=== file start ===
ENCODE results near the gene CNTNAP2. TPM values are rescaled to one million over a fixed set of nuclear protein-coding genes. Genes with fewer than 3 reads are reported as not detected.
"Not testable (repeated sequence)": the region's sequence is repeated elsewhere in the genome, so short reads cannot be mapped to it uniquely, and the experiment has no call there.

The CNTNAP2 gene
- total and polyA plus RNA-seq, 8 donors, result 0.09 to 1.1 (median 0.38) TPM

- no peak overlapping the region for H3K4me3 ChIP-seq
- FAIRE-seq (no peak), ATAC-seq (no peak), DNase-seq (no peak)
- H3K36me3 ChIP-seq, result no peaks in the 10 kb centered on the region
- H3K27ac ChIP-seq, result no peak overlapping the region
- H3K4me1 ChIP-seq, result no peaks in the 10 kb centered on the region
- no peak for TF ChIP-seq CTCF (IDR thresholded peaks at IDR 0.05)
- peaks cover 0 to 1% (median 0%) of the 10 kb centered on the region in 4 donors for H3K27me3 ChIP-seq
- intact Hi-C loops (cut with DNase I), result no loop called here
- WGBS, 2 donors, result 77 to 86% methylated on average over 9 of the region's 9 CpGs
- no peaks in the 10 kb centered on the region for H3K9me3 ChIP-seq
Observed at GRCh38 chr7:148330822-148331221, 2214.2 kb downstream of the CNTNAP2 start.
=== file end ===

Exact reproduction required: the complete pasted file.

ENCODE results near the gene CNTNAP2. TPM values are rescaled to one million over a fixed set of nuclear protein-coding genes. Genes with fewer than 3 reads are reported as not detected.
"Not testable (repeated sequence)": the region's sequence is repeated elsewhere in the genome, so short reads cannot be mapped to it uniquely, and the experiment has no call there.

The CNTNAP2 gene
- total and polyA plus RNA-seq, 8 donors, result 0.09 to 1.1 (median 0.38) TPM

- no peak overlapping the region for H3K4me3 ChIP-seq
- FAIRE-seq (no peak), ATAC-seq (no peak), DNase-seq (no peak)
- H3K36me3 ChIP-seq, result no peaks in the 10 kb centered on the region
- H3K27ac ChIP-seq, result no peak overlapping the region
- H3K4me1 ChIP-seq, result no peaks in the 10 kb centered on the region
- no peak for TF ChIP-seq CTCF (IDR thresholded peaks at IDR 0.05)
- peaks cover 0 to 1% (median 0%) of the 10 kb centered on the region in 4 donors for H3K27me3 ChIP-seq
- intact Hi-C loops (cut with DNase I), result no loop called here
- WGBS, 2 donors, result 77 to 86% methylated on average over 9 of the region's 9 CpGs
- no peaks in the 10 kb centered on the region for H3K9me3 ChIP-seq
Observed at GRCh38 chr7:148330822-148331221, 2214.2 kb downstream of the CNTNAP2 start.